Since most of you probably are already well aware of these resources, I'll make this brief. I've been asked a couple times how to create a vlog and also how you can go about putting up screenshots on your vlog.

First off, if you want to make a vlog -- check out the amazing site that Ryanne Hodson and Michael Verdi recently put together, Freevlog! Freevlog will explain 95% of what I did and do to create my videoblog.

Here are a couple things that I do differently that you might want to think about. First off, when I take a screen-shot of my quicktime video, I use shift-command-4 and then hit the space bar rather than selecting the frame by hand.

I also use a Flickr account, rather than ourmedia.org to publish the photo with the Flickr uploader (Clicking on link will download file for OS X). I then use the flickr interface and I click the "post to blog" link. Once the post has been made, I change the link for the picture to that of the movie file location and like that, you've got yourself a videoblog.

Bush Pardon's Seven

From CNN:
Some pardons, like the one President Ford gave Richard Nixon in 1974, protect recipients from going to jail or cut short their sentences. But Bush has granted clemency mainly to allow people who committed relatively minor offenses and long ago served their sentences to clear their names

If you've ever been convicted of a crime, now's the time to write to George Bush and ask for a pardon -- look at it this way, if Bush says "No" then you can add your own name to a rant about how Bush has no heart; he refused to pardon you for the crime you didn't commit. If he says "Yes" then you can be part of the elite club that have recieved a Presidential pardon. Here's your chance to have something in common with Richard Nixon. Write now, only 1000 some-odd days until we get rid of the asshole...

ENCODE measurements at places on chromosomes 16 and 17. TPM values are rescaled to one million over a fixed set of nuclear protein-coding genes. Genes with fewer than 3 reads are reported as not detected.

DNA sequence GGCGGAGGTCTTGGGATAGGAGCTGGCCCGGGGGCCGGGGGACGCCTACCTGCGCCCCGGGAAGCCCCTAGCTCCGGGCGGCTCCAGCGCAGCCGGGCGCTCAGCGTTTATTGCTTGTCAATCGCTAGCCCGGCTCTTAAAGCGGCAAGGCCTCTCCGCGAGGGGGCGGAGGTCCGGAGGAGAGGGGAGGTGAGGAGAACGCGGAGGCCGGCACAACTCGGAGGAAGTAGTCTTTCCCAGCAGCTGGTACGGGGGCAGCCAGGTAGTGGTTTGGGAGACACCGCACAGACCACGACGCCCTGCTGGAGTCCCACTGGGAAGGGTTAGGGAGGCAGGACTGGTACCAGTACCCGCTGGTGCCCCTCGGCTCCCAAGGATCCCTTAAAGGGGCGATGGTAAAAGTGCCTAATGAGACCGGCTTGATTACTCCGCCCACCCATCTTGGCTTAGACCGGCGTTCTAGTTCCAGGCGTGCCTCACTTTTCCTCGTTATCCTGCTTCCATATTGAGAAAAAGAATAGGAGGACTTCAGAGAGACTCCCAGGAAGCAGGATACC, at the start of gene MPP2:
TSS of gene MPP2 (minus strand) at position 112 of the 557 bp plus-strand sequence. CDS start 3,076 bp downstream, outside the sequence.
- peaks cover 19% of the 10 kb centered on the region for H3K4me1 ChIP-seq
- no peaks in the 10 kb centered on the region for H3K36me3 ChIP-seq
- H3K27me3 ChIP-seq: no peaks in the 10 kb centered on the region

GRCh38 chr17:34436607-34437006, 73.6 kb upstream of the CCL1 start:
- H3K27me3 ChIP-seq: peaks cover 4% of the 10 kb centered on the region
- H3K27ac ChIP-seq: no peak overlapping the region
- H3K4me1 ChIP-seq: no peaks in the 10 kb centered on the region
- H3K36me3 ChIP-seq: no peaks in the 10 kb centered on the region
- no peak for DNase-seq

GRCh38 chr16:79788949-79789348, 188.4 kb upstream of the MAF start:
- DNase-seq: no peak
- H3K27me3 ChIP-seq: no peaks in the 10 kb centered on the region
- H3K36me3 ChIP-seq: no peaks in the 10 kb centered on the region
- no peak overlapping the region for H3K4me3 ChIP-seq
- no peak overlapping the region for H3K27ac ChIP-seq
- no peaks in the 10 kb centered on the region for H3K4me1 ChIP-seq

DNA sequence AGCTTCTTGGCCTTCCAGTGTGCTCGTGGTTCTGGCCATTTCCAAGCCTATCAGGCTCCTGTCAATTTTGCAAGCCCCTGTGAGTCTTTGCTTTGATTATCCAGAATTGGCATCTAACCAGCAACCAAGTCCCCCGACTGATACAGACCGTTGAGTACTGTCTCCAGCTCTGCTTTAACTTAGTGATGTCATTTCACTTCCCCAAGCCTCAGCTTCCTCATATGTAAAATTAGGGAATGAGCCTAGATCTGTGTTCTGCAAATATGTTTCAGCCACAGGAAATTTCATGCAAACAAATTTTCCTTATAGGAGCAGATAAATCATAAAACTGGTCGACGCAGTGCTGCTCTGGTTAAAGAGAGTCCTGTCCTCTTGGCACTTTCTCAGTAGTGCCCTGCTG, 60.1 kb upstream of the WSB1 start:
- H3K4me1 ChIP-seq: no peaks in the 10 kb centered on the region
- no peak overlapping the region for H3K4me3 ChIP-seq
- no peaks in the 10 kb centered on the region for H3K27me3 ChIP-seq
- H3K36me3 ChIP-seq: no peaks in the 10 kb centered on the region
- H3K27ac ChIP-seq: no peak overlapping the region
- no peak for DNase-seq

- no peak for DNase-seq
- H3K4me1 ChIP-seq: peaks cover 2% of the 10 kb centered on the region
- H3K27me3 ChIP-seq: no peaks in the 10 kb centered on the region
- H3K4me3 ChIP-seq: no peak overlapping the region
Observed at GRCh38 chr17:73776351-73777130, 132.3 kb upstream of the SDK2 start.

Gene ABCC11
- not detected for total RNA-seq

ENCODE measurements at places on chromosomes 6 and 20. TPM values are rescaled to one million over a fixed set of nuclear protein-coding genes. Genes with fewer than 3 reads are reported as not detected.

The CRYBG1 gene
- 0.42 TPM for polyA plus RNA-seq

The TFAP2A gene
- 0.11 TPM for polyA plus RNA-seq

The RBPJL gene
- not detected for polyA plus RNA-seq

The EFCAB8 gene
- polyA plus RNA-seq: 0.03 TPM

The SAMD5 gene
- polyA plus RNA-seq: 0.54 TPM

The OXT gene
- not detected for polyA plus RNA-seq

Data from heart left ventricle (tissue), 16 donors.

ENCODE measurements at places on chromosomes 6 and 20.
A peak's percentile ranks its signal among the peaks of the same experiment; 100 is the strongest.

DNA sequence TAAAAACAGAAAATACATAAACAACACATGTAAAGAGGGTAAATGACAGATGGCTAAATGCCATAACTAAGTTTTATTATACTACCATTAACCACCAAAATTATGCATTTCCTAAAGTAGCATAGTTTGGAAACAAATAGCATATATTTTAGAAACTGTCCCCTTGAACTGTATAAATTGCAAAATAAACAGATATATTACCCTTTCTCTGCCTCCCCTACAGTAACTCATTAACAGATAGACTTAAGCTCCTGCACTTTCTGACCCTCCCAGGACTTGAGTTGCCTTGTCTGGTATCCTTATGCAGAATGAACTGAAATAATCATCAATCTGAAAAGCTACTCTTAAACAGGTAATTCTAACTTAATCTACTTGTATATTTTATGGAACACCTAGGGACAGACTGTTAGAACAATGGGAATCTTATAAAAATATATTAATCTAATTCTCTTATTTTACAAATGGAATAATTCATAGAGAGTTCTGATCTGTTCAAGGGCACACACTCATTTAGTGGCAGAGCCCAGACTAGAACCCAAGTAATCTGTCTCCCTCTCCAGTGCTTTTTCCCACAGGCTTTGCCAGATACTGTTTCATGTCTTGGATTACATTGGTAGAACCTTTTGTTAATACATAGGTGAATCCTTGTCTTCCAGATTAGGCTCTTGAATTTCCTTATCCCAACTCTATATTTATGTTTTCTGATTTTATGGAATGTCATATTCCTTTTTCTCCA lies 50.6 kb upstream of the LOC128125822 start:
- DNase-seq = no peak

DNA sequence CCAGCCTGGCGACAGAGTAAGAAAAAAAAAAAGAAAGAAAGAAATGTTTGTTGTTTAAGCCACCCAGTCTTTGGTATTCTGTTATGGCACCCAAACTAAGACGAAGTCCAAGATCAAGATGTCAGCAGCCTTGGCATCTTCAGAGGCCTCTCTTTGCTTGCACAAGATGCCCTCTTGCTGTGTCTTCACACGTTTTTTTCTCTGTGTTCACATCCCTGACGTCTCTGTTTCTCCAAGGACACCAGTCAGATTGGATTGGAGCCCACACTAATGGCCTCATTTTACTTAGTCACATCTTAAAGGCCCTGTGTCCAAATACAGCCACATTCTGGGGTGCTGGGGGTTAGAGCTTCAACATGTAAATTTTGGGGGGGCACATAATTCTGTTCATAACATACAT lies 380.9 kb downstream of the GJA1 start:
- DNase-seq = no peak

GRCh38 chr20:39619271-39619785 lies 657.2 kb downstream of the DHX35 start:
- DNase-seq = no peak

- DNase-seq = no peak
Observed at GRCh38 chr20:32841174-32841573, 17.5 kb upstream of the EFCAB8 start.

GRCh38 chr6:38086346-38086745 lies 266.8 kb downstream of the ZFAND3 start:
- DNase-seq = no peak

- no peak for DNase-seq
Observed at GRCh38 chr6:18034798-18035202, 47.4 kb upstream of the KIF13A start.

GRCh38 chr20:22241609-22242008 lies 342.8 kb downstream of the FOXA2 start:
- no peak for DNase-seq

Stop the war on the poor.

From an entry in Lorika's blog:

This Star Tribune story on aluminum can "poachers"appeared on the front page of Friday's paper. It took up a large portion of the page and warned readers to call 911 when they see the poachers.

So, let me get this strait, you want us to use an emergency number when we see a homeless person "stealing" our garbage? Don't the 911 operators have oh let's say EMERGENCIES to deal with? They also listed the losses to the city, but it doesn't appear in the linked article for some reason. I believe it was somewhere around $100,000-$200,000 annually. Not very much when you look at the big picture of the whole budget, and how do they know how much people are actually recycling anyway? How do they know the actual losses? The number is just a guess.

Here are my problems with this:

1. As far as I can tell, most people who "steal" cans are homeless and/or desperate enough to be digging through other people's garbage. Yet we want to fine them: